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Comparative and Functional Genomics
Volume 4, Issue 1, Pages 127-132
Conference review

The MGED Ontology: A Framework for Describing Functional Genomics Experiments

1Department of Genetics and Center for Bioinformatics, University of Pennsylvania, 1415 Blockley Hall, 423 Guardian Drive, Philadelphia 19104, PA , USA
2European Bioinformatics Institute, EMBL Outstation, Wellcome Trust Genome Campus, Hinxton, Cambridge CB10 1SD, UK

Received 14 November 2002; Accepted 19 November 2002

Copyright © 2003 Hindawi Publishing Corporation. This is an open access article distributed under the Creative Commons Attribution License, which permits unrestricted use, distribution, and reproduction in any medium, provided the original work is properly cited.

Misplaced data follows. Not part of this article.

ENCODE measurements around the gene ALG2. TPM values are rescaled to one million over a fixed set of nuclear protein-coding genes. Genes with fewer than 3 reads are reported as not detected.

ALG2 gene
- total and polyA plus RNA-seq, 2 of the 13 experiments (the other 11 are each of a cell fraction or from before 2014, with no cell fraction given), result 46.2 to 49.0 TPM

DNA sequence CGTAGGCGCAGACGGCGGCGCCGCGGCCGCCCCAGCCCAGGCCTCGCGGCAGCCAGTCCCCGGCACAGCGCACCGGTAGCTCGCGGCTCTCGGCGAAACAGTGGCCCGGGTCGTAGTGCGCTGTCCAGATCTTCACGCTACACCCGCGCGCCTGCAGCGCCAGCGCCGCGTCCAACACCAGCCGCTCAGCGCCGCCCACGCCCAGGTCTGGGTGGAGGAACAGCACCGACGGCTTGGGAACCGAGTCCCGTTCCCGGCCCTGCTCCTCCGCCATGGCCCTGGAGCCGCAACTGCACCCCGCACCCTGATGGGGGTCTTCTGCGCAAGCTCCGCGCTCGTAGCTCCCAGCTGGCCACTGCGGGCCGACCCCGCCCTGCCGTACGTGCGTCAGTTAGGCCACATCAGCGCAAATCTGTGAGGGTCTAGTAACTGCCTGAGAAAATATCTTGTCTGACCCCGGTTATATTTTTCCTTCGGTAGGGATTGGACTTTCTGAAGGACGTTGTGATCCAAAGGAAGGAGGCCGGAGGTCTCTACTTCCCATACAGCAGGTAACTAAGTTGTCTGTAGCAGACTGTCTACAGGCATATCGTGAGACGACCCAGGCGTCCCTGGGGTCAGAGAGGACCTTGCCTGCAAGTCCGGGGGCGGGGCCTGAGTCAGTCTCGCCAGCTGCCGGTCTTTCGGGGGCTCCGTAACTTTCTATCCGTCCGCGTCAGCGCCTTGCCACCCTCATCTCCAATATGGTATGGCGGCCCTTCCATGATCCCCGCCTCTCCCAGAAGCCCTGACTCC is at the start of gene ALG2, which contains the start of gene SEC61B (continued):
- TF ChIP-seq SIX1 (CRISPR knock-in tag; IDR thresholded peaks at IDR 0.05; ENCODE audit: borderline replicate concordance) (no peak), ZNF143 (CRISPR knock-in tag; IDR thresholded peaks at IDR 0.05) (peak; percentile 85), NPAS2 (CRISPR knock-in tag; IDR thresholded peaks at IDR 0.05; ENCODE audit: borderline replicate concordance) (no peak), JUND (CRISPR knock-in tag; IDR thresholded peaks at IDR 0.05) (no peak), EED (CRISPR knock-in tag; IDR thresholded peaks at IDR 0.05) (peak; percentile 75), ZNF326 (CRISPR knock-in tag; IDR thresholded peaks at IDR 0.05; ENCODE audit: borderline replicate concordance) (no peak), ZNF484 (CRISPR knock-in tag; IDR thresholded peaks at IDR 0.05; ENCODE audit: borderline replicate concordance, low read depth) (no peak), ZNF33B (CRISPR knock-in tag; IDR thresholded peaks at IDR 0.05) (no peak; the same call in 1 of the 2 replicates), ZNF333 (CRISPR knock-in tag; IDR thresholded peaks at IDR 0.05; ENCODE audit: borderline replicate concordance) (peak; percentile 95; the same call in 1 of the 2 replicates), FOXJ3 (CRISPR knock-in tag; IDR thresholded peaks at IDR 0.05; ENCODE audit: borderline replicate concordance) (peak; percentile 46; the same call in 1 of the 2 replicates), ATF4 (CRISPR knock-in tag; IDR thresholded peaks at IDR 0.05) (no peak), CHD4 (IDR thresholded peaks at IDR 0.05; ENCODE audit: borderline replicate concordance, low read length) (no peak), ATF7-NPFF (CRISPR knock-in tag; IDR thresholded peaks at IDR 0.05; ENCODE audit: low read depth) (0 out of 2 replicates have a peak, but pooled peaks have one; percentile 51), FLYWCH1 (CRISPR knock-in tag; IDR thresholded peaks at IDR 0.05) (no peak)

The Microarray Gene Expression Data (MGED) society was formed with an initial focus on experiments involving microarray technology. Despite the diversity of applications, there are common concepts used and a common need to capture experimental information in a standardized manner. In building the MGED ontology, it was recognized that it would be impractical to cover all the different types of experiments on all the different types of organisms by listing and defining all the types of organisms and their properties. Our solution was to create a framework for describing microarray experiments with an initial focus on the biological sample and its manipulation. For concepts that are common for many species, we could provide a manageable listing of controlled terms. For concepts that are species-specific or whose values cannot be readily listed, we created an ‘OntologyEntry’ concept that referenced an external resource. The MGED ontology is a work in progress that needs additional instances and particularly needs constraints to be added. The ontology currently covers the experimental sample and design, and we have begun capturing aspects of the microarrays themselves as well. The primary application of the ontology will be to develop forms for entering information into databases, and consequently allowing queries, taking advantage of the structure provided by the ontology. The application of an ontology of experimental conditions extends beyond microarray experiments and, as the scope of MGED includes other aspects of functional genomics, so too will the MGED ontology.